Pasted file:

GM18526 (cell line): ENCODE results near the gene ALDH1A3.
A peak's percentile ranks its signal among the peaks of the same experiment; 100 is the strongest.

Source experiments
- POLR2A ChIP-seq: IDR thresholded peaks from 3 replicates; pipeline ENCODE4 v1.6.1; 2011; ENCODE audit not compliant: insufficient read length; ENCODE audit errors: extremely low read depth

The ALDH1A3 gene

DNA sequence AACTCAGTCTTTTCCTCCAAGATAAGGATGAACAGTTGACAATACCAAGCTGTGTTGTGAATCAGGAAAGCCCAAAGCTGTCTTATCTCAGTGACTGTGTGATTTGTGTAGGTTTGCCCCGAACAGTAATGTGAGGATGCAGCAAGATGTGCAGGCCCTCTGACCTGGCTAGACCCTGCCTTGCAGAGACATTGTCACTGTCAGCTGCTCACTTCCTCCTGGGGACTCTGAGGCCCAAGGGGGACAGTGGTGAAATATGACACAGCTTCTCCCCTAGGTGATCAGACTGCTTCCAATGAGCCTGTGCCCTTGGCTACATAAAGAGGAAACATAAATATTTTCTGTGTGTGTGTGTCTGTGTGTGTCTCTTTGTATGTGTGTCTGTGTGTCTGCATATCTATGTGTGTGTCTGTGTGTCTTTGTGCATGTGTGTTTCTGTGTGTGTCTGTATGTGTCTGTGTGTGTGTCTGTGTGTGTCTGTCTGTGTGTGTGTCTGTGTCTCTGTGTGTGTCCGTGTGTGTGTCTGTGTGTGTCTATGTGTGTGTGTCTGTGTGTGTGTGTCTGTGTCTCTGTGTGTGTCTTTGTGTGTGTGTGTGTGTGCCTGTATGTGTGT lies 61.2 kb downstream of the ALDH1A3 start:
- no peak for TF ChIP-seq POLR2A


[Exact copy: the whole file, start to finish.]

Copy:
GM18526 (cell line): ENCODE results near the gene ALDH1A3.
A peak's percentile ranks its signal among the peaks of the same experiment; 100 is the strongest.

Source experiments
- POLR2A ChIP-seq: IDR thresholded peaks from 3 replicates; pipeline ENCODE4 v1.6.1; 2011; ENCODE audit not compliant: insufficient read length; ENCODE audit errors: extremely low read depth

The ALDH1A3 gene

DNA sequence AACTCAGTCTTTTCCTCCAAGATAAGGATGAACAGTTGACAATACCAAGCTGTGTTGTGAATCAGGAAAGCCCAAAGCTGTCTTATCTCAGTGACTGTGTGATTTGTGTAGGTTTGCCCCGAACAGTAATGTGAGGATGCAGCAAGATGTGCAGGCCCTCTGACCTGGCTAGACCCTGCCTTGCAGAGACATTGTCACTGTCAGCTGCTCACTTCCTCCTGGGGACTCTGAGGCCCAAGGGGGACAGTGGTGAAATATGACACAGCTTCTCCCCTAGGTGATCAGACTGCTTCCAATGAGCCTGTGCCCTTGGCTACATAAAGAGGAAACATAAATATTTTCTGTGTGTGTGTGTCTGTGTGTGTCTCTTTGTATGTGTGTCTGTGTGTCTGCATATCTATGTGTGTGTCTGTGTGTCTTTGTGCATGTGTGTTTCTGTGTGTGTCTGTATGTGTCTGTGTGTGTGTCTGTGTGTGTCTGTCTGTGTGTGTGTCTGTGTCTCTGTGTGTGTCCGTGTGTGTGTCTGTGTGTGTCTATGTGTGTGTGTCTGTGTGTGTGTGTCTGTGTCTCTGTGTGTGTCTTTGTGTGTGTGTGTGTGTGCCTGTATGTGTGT lies 61.2 kb downstream of the ALDH1A3 start:
- no peak for TF ChIP-seq POLR2A